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An independent streak through blockbuster territory

Independent films coming out this summer amid the blockbuster movies: 'Everything Must Go,' 'Tree of Life,' 'Beginners,' 'Buck,' 'Sarah's Key' and 'Another Earth.'

May 01, 2011
  • Will Ferrell in the movie "Everything Must Go."
Will Ferrell in the movie "Everything Must Go." (John Estes / Roadside Attractions )

With such actors as Will Ferrell and Ewan McGregor and themes that take on the Holocaust and life on another planet, this summer's independent movies don't skimp on story or star power. Here, some of the select films that will go up against the big studio blockbusters in a battle for the box office and jockey each other for early Oscar attention.

"Everything Must Go"

Will Ferrell is no laughing matter as an alcoholic bottoming out in writer-director Dan Rush's feature debut, adapted from a Raymond Carver short story. Shot in 24 days, largely on the lawn of the character's house after his wife has thrown him out, the film costars Rebecca Hall, Michael Pena and Laura Dern. As for trusting Ferrell to play it straight, Rush says he was put at ease immediately: "I had a crib sheet of questions and the first was, 'Do you see this as a drama with comedic moments or a comedy with dramatic moments?' Before I even looked at my paper he asked me the same question. It's a drama about a flawed character but Will understood he isn't irredeemable." (May 13)

"Tree of Life"

Brad Pitt plays the stern father of a midcentury Midwestern boy — and Sean Penn plays the boy all grown up — in Terrence Malick's long-anticipated "The Tree of Life." The film, the first in six years for Malick ("Badlands," "The Thin Red Line"), uses arresting images to explore the theme of "nature vs. grace" — essentially, the question of whether one should follow a spiritual or a primal path in life. Producer and Pitt collaborator Dede Garner offers an almost metaphysical assessment in describing the filmmaking process. "Part of making a movie like this," she says, "is believing it talks back to you. You have to give it its own berth to be heard." The movie will have its world premiere at the Cannes International Film Festival before opening the following week. (May 27)

"Beginners"

When his father came out of the closet at the age of 75 and died five years later, writer-director Mike Mills ("Thumbsucker") knew his only way out of grief was writing about it. He was less sure anyone would agree it was a film: "Pitching a movie about your gay dad doesn't exactly sing in a room." But his script was strong enough to persuade Christopher Plummer to sign on as the father, opposite Ewan McGregor as his son. Mills' unorthodox approach included shooting chronologically so the actors would feel the emotional buildup and eschewing rehearsals in favor of experiential bonding. "I gave Ewan $300 and told him he had to take Christopher to Barneys and help him to buy clothes like a gay man. Christopher became fascinated with skinny jeans and bought a ton of them — it ended up costing Ewan." (June 3)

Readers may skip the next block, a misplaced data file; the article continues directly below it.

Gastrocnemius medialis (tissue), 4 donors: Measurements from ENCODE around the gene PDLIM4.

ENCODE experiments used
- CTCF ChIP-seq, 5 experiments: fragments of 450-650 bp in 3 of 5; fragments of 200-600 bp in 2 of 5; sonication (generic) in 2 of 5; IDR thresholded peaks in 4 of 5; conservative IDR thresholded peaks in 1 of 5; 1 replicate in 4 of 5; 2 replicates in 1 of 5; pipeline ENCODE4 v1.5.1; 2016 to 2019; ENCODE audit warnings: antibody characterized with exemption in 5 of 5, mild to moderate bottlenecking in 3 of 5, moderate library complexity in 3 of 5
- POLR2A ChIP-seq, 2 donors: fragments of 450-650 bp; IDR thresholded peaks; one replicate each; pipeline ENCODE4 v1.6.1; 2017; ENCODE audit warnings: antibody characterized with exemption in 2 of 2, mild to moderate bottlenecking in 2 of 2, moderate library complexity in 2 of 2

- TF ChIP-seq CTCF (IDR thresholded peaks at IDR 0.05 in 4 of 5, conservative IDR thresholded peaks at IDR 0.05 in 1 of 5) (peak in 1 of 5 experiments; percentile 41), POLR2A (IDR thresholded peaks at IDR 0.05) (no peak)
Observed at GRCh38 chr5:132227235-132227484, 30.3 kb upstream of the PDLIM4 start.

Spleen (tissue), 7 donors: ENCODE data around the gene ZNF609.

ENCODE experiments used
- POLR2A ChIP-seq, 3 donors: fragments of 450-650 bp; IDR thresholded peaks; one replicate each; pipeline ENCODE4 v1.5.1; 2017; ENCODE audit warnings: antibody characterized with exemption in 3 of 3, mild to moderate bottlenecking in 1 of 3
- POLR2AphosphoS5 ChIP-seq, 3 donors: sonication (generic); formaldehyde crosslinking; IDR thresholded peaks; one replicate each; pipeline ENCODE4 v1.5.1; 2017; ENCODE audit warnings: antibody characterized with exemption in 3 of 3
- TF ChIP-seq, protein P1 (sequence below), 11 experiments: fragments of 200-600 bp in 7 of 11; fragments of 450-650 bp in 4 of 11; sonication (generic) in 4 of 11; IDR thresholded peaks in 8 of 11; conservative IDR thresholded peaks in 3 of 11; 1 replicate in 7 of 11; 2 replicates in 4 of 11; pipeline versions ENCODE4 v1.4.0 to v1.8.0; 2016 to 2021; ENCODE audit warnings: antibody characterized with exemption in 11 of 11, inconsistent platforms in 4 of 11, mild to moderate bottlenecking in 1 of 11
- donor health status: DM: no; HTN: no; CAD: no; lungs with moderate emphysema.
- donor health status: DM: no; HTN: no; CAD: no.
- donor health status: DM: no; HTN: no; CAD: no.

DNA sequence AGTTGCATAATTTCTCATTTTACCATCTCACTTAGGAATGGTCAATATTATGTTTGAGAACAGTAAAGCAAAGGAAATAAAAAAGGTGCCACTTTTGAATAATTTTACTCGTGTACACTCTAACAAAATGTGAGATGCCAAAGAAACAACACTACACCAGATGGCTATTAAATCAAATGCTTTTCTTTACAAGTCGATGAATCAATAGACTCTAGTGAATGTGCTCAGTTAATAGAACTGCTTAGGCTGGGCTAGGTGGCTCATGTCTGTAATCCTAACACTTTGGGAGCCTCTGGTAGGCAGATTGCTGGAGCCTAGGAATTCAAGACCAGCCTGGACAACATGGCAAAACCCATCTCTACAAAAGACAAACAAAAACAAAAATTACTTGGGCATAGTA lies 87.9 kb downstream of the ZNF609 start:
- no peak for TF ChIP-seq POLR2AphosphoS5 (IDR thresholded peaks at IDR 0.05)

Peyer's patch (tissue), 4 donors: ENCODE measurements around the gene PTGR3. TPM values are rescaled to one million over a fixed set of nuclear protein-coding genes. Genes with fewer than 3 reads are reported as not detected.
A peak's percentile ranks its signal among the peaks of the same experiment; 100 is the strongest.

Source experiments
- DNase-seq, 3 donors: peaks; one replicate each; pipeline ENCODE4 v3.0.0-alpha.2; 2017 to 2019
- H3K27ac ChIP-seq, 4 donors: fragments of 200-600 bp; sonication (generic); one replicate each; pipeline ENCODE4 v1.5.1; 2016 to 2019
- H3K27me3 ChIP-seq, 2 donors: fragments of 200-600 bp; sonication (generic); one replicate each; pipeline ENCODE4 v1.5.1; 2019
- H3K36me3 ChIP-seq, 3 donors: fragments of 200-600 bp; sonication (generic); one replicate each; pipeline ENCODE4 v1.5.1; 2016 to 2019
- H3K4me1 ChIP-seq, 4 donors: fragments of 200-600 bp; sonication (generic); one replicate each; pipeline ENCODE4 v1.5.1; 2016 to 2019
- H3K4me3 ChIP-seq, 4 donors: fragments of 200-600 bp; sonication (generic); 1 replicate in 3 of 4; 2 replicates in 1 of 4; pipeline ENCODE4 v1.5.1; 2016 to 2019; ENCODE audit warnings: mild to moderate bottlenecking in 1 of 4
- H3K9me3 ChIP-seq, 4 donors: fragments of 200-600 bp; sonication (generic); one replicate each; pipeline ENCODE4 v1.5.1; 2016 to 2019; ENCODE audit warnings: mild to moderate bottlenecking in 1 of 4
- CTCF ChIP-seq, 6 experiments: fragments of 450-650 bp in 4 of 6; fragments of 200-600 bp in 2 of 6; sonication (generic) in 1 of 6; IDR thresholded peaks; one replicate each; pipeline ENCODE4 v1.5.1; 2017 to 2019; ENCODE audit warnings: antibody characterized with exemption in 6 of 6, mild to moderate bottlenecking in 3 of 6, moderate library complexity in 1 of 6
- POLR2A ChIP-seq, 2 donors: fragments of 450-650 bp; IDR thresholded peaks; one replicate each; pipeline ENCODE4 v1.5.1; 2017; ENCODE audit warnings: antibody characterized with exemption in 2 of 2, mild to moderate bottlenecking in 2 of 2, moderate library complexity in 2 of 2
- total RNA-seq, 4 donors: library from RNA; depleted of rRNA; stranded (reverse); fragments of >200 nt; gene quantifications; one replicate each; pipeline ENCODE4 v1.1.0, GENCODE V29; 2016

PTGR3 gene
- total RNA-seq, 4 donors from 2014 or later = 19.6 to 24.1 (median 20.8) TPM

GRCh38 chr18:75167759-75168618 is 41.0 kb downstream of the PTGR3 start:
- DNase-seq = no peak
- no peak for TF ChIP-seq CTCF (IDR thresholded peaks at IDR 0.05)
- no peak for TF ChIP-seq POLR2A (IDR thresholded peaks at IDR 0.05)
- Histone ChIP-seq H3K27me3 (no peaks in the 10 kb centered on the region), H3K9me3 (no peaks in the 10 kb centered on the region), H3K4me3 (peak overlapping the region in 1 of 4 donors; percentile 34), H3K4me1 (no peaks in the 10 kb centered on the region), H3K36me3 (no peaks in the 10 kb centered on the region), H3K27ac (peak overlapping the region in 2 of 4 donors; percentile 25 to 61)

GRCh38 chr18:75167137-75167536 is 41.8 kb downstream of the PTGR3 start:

"Buck"

"God had him in mind when he made a cowboy," says a rancher of horse whisperer Buck Brannaman, the subject of Cindy Meehl's documentary. Brannaman's empathy and ability to work with equines has made him famous throughout a community that flocks to his clinics with their troubled charges. First-time filmmaker Meehl attended clinics for years before asking Brannaman — an inspiration for Robert Redford when he was making "The Horse Whisperer"— if he'd be the subject of a documentary. "I screwed up my courage and when he said yes, I said, 'Then I'll go work on it,'" she says. "I was completely winging it, but it was a 21/2-minute conversation that changed my life." (June 17)

"Sarah's Key"

Kristin Scott Thomas plays an American journalist uncovering the horrors of the 1942 roundup and deportation of thousands of Jews by their fellow Parisians. Writer-director Gilles Paquet-Brenner ("Pretty Things"), who adapted the novel, was interested in telling a story that few outside of France are familiar with, but "I worried that 'Schindler's List' and 'The Pianist' are masterpieces, and do you really want to go after them? Then I saw 'Schindler's List' again, and I wasn't concerned, I was terrified." The film, which largely takes place in the present, earned strong reviews at the Toronto International Film Festival and in Europe, where it has already opened. (July 22)

"Another Earth"

Writers Mike Cahill (who also directs) and Brit Marling (who stars) began filming this Sundance favorite, a romance/tragedy/sci-fi fantasy, on their own, using Cahill's mother's house as a location. Ten days later, Cahill met producer Hunter Gray in a bar and secured financing by pitching him the story: As a duplicate Earth is discovered, a student and a composer's lives become horribly enmeshed. "'The Double Life of Veronique' was very impactful on me," says Cahill, "but I thought, 'Instead of a single doppelganger, why not have the entire planet have that possibility?'" (July 22)

Times staff writer Steven Zeitchik contributed to this report.

calendar@latimes.com

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